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Environment

How to find out if your home is likely to flood – and what help you can get

Thousands of homes are being built on flood plains in the UK – here’s how to check if yours is at risk.

Flooding is one of the biggest climate challenges faced by the UK – but new research shows house-building is continuing in areas with the highest flood risk. 

A report from insurance company LV and think tank Localis has revealed more than 5,000 homes have been approved this year in areas of England which are at a high risk of flooding.

“High risk” areas are those – such as Kingston Upon Hull or South Holland – where more than 10 per cent of homes are already at significant risk of flooding. 

As the climate crisis intensifies, more homes than ever will be at risk of flooding from rivers and seas. 

Here’s how to check whether your home is vulnerable – and what protections you’re entitled to. 

How can I find out if my home is at risk of flooding?

There are several ways you can identify whether your home and local area is at risk of flooding. 

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One map uses Environment Agency data on the risk of flooding from rivers and the sea to plot which areas in England are most vulnerable to floods. 

If you put your postcode into the map, it shows in detail which areas around you are most at risk of flooding.

The risk is ranked in bands from high – a greater than one in 30 chance of flooding in a year – to very low: a one in 1,000 chance of flooding in a year.

The map takes into account the presence and current state of flood barriers in a local area.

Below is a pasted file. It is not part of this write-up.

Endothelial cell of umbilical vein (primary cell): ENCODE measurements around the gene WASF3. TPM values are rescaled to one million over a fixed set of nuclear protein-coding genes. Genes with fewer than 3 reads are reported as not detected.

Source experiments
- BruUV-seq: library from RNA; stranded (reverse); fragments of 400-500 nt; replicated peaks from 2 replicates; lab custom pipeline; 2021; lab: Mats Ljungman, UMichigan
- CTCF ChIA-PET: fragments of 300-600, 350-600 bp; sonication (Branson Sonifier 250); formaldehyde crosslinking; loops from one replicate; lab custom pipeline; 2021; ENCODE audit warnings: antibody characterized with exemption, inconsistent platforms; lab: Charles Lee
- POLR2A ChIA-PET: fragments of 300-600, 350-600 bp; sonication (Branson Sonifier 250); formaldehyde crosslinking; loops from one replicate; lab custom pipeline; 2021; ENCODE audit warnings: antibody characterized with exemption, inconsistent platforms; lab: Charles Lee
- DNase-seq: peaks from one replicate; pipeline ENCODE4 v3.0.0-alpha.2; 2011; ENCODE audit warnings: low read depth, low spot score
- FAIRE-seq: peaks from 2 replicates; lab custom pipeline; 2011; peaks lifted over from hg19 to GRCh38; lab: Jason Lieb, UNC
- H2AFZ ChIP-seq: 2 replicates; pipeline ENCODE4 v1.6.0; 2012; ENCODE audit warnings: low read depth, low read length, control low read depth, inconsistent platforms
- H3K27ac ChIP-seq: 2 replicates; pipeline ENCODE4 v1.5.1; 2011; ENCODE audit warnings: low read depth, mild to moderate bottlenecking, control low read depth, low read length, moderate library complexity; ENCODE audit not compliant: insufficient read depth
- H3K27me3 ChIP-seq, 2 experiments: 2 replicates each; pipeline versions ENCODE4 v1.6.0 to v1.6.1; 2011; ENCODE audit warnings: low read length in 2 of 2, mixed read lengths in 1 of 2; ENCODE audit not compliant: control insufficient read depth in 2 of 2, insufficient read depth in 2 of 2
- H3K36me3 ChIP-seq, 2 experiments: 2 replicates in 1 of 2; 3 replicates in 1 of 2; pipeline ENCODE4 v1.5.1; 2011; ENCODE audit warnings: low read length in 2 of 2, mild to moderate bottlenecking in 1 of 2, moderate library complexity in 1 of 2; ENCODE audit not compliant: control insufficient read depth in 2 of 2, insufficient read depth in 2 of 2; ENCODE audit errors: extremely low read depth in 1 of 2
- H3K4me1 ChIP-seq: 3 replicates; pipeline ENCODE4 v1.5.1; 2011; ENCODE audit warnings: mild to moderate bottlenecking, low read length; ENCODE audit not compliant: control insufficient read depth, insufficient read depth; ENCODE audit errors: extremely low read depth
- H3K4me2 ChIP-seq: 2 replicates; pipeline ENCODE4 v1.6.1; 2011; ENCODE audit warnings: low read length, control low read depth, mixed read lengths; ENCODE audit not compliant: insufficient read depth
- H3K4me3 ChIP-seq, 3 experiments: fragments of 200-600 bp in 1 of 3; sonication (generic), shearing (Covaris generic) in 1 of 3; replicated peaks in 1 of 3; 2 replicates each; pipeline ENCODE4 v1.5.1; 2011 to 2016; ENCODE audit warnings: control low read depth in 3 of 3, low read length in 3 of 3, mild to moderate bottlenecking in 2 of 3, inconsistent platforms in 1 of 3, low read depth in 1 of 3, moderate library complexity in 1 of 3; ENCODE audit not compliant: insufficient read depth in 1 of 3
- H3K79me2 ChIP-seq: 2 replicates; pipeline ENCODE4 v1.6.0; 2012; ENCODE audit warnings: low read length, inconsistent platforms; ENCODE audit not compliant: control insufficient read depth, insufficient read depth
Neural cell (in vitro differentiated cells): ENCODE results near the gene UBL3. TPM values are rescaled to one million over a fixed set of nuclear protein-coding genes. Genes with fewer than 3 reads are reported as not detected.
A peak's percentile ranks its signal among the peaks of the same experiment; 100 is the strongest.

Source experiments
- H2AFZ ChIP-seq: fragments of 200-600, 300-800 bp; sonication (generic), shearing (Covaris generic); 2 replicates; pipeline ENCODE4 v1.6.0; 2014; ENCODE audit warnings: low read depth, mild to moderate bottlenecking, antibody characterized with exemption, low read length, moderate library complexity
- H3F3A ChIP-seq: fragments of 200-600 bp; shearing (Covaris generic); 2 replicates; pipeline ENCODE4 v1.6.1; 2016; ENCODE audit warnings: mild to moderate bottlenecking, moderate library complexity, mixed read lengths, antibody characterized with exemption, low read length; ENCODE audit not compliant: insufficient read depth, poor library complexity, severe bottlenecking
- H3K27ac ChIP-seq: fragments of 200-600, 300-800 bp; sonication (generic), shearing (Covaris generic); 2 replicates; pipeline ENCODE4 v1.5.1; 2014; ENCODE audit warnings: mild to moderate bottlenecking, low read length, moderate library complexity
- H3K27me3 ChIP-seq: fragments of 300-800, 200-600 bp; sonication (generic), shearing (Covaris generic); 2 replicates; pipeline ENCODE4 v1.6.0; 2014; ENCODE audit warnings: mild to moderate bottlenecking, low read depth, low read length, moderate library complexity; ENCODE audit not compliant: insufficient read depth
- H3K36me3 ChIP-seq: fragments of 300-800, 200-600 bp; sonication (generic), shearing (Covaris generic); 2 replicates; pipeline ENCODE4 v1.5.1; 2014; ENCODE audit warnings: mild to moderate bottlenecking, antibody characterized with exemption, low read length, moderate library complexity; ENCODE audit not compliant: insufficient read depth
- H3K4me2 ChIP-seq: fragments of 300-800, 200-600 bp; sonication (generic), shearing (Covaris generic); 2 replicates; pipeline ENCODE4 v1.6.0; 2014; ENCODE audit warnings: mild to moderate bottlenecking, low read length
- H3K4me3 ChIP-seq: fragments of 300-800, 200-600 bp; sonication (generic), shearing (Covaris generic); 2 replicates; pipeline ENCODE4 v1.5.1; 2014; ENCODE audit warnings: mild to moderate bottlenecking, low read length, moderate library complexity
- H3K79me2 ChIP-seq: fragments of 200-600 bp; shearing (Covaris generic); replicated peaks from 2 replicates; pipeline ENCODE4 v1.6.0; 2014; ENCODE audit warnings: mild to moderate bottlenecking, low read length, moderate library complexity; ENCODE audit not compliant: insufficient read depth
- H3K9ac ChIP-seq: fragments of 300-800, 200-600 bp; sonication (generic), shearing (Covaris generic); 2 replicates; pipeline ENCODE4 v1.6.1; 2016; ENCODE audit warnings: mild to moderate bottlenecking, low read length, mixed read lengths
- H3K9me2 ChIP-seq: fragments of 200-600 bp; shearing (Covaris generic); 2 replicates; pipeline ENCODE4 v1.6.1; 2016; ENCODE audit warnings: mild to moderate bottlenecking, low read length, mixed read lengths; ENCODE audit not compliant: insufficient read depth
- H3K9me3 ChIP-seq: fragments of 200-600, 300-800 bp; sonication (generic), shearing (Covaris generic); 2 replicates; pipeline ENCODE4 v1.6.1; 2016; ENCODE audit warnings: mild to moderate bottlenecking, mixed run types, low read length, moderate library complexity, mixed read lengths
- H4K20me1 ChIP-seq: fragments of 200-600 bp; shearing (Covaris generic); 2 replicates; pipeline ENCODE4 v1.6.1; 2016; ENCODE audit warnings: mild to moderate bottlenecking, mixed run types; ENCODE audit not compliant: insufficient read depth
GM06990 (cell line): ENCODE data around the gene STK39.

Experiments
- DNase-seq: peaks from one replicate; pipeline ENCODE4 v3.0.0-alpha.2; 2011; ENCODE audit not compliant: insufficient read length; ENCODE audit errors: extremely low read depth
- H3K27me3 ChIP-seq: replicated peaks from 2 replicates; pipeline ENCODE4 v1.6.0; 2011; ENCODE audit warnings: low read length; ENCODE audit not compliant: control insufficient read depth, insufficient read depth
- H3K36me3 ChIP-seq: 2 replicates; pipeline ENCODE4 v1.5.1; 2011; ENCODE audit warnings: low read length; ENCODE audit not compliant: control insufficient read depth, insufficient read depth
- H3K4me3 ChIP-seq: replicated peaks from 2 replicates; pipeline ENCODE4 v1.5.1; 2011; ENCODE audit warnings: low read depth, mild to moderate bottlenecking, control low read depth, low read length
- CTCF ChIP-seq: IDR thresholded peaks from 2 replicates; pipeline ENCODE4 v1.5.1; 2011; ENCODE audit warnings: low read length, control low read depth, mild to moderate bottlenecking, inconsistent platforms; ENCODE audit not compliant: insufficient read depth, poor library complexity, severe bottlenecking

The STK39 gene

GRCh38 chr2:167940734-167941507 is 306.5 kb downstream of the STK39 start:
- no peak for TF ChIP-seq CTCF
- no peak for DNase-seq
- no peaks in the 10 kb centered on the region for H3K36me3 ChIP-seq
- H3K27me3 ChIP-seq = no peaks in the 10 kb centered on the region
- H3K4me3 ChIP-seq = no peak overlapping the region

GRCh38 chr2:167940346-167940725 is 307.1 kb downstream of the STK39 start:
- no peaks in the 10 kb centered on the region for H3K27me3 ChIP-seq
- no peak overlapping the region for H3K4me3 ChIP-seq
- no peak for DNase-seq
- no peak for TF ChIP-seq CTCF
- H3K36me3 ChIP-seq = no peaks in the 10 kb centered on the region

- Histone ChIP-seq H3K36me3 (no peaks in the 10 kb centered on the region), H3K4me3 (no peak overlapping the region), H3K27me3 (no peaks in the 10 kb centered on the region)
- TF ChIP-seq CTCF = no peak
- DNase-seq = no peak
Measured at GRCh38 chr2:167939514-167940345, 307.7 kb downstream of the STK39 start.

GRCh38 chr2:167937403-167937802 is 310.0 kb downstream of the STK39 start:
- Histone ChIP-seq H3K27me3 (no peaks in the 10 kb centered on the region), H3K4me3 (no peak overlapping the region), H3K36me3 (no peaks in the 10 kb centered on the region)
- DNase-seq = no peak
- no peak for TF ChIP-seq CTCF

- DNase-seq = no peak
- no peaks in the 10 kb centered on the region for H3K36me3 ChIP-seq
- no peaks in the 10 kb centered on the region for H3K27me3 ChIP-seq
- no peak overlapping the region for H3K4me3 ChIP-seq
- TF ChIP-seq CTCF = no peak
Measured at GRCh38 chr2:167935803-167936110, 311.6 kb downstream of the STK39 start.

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The government website also offers a tool for checking long-term flood risk of your local area, giving you a summary of your risk and the main sources of flooding, if applicable.

The Scottish Environmental Protection Agency (SEPA) offers a map for Scotland showing which areas are most at risk.

What these maps don’t show is the projected future risk for flooding as climate change intensifies. 

Climate change central has produced a map which shows areas at risk of flooding in future scenarios, including in 2050.

Though your home may not be at risk currently, future sea level rise could mean that your home may flood in decades to come. 

Which parts of the country are most at risk of flooding?

According to the report from LV and Localis, 12 local authorities in England have more than 10 per cent of homes in areas at high risk of flooding. These are:

  1. South Holland
  2. Boston
  3. Fenland
  4. Runnymede
  5. King’s Lynn & West Norfolk
  6. Kingston-upon Hull
  7. East Lindsey
  8. North Lincolnshire
  9. Spelthorne
  10.  Doncaster
  11.  Exeter
  12.  Windsor & Maidenhead

This list only reflects areas with a high percentage of homes in at-risk areas, rather than areas with the highest level of flooding generally. 

Why is development being approved in high-risk areas? 

The twin pressures of the climate crisis and the housing crisis mean more land is becoming prone for flooding at the same time as housing need is intensifying.

In local authorities with existing risk levels for flooding, this means that there’s sometimes little choice over where to build desperately-needed homes.

This leads to homes being built on floodplains in spite of national planning policy directing local authorities to avoid this wherever possible.

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What protections are in place? 

Earlier this year, the government outlined an investment of £5.2billion into flood protection for the UK, with plans for more than 1,000 schemes to be implemented in 2021 and 2022.

Property owners in areas at high risk of flooding can also access the Flood Re scheme, which helps make insurance affordable for those vulnerable to floods. 

You can use the Flood Re tool on its website to find out whether you’d be eligible for help.

You may also be able to access grants and funding in order to future-proof your property or business against flooding. You can find out more about these grants on the flood guidance website.

There have been warnings of gaps in protection, however, with a recent investigation by Greenpeace revealing that more than 1,000 privately-owned flood defences are in poor condition. 

Some people are also struggling to access the Flood Re scheme, which doesn’t cover properties built after 2009.

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